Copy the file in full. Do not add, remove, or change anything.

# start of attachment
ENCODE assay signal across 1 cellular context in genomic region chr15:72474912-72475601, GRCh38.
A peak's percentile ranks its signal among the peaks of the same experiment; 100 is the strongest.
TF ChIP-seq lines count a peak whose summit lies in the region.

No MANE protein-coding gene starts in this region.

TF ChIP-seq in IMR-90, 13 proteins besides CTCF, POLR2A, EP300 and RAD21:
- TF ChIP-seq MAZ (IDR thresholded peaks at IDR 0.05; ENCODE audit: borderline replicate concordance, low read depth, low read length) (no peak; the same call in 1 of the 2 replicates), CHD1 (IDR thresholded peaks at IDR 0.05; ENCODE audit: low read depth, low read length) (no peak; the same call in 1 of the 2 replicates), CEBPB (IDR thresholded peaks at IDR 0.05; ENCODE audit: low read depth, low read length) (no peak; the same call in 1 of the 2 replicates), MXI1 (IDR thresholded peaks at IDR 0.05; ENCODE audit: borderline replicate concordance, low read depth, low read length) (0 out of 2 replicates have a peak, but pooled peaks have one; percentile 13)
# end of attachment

ENCODE assay signal across 1 cellular context in genomic region chr15:72474912-72475601, GRCh38.
A peak's percentile ranks its signal among the peaks of the same experiment; 100 is the strongest.
TF ChIP-seq lines count a peak whose summit lies in the region.

No MANE protein-coding gene starts in this region.

TF ChIP-seq in IMR-90, 13 proteins besides CTCF, POLR2A, EP300 and RAD21:
- TF ChIP-seq MAZ (IDR thresholded peaks at IDR 0.05; ENCODE audit: borderline replicate concordance, low read depth, low read length) (no peak; the same call in 1 of the 2 replicates), CHD1 (IDR thresholded peaks at IDR 0.05; ENCODE audit: low read depth, low read length) (no peak; the same call in 1 of the 2 replicates), CEBPB (IDR thresholded peaks at IDR 0.05; ENCODE audit: low read depth, low read length) (no peak; the same call in 1 of the 2 replicates), MXI1 (IDR thresholded peaks at IDR 0.05; ENCODE audit: borderline replicate concordance, low read depth, low read length) (0 out of 2 replicates have a peak, but pooled peaks have one; percentile 13)